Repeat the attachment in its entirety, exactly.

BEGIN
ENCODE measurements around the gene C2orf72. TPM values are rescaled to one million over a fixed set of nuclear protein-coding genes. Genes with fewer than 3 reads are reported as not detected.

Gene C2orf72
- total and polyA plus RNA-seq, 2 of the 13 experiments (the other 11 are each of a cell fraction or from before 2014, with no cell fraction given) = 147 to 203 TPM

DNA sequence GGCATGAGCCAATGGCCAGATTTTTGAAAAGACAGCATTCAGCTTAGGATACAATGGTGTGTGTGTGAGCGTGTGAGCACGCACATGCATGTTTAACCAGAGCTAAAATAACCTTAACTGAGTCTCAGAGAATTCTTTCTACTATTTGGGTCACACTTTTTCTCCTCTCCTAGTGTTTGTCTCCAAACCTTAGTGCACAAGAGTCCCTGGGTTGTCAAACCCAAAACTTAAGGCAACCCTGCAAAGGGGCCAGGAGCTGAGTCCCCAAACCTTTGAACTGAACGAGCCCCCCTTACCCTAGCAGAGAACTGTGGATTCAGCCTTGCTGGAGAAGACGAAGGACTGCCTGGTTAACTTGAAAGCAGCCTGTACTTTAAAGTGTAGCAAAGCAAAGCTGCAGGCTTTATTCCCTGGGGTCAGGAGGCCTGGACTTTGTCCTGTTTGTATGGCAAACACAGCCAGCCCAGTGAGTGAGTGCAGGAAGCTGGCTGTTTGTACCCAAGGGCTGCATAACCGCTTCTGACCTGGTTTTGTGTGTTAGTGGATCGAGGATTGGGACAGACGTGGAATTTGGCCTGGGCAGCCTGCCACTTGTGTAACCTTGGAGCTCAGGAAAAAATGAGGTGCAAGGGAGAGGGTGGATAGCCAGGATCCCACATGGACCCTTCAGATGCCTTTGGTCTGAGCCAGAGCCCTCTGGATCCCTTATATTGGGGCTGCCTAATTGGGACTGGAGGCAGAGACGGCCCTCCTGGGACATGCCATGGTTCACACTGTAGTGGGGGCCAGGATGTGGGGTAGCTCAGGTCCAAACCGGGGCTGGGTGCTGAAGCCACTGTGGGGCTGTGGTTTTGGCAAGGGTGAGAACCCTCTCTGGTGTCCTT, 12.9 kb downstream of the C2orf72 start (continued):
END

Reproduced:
ENCODE measurements around the gene C2orf72. TPM values are rescaled to one million over a fixed set of nuclear protein-coding genes. Genes with fewer than 3 reads are reported as not detected.

Gene C2orf72
- total and polyA plus RNA-seq, 2 of the 13 experiments (the other 11 are each of a cell fraction or from before 2014, with no cell fraction given) = 147 to 203 TPM

DNA sequence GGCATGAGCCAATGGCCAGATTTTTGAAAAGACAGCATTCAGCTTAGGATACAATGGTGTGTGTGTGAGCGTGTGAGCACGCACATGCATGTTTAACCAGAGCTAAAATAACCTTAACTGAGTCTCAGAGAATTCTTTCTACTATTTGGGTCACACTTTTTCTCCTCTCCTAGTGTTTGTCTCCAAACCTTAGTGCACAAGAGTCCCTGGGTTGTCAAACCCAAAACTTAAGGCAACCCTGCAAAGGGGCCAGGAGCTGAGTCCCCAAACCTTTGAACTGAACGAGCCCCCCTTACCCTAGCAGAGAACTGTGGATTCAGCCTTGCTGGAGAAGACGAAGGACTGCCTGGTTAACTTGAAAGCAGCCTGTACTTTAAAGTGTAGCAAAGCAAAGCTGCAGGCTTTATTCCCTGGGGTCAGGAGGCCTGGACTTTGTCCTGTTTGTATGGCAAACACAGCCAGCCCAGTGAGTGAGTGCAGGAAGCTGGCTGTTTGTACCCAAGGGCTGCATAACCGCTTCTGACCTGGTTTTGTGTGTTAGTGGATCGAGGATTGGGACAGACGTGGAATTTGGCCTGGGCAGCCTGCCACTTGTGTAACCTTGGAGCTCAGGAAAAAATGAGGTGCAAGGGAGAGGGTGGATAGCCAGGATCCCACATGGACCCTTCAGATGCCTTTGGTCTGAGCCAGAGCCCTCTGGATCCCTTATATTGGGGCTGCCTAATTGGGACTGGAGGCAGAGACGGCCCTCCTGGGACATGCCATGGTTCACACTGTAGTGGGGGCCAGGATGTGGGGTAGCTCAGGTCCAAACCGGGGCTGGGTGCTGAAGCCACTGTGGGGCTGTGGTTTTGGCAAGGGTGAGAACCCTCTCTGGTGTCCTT, 12.9 kb downstream of the C2orf72 start (continued):